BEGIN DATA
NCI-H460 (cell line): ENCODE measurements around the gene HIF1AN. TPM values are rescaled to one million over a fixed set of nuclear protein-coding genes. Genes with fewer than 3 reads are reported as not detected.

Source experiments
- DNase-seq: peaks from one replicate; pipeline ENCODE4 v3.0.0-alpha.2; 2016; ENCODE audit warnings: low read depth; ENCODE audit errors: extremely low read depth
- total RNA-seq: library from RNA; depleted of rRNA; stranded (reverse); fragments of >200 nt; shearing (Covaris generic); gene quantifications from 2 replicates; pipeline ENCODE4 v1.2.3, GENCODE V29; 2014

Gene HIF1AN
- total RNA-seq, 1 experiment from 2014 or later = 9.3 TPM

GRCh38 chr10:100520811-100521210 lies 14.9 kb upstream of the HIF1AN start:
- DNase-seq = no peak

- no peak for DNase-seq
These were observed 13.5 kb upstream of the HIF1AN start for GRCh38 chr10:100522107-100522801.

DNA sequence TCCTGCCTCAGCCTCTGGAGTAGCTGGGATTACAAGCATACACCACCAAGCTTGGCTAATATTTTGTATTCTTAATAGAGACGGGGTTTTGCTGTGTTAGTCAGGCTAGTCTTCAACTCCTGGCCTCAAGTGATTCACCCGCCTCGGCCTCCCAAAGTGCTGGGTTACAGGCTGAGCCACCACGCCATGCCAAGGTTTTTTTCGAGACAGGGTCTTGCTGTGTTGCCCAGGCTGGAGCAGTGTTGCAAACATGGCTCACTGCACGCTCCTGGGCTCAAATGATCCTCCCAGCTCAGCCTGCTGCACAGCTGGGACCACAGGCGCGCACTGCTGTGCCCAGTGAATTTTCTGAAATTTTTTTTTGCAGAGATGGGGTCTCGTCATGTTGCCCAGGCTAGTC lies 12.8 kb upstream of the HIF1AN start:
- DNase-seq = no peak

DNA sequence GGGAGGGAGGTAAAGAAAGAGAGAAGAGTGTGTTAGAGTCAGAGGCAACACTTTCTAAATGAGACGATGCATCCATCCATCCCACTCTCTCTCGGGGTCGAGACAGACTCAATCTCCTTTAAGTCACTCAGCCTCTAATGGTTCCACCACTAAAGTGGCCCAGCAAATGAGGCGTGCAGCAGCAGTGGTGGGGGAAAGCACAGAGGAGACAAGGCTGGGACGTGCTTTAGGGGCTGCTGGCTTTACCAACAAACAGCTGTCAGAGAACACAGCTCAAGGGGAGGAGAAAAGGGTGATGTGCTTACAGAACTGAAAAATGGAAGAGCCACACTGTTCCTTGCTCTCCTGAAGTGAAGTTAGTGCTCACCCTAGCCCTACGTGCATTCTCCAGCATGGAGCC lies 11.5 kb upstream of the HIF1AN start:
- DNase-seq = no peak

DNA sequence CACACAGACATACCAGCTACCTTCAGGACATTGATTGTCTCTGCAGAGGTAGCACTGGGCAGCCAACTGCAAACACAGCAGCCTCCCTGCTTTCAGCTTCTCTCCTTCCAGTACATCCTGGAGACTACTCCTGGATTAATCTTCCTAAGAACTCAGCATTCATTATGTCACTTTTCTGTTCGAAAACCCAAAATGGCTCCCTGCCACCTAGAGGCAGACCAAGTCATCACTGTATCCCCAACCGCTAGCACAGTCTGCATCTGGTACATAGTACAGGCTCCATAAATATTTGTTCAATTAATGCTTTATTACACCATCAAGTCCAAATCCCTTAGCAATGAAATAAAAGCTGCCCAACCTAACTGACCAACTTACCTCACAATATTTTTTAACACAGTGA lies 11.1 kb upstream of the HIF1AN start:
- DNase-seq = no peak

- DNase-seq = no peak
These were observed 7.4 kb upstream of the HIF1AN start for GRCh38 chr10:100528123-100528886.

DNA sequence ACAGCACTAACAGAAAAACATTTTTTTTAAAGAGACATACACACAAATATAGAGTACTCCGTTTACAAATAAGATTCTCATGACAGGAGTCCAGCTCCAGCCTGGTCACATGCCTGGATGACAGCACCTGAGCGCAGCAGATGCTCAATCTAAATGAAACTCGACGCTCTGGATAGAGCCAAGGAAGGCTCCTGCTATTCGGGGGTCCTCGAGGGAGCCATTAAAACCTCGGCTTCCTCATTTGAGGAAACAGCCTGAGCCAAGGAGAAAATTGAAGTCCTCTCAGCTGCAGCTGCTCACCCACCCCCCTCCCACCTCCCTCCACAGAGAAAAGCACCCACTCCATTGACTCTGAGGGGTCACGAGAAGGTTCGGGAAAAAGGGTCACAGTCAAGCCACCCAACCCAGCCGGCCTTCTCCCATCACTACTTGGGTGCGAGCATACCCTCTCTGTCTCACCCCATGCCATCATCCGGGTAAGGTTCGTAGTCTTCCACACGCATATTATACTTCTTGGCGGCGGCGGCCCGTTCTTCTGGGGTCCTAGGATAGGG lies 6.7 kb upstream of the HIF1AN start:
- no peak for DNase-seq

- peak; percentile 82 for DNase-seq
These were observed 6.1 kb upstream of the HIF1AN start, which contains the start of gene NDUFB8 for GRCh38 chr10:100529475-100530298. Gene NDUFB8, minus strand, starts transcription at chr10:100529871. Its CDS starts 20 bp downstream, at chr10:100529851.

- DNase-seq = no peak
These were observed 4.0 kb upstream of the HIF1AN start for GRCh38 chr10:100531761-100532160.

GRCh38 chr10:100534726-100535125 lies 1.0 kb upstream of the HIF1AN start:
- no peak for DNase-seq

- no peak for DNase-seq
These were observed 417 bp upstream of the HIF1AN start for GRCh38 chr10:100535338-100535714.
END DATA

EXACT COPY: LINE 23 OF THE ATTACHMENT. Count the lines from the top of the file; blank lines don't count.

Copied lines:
- DNase-seq = no peak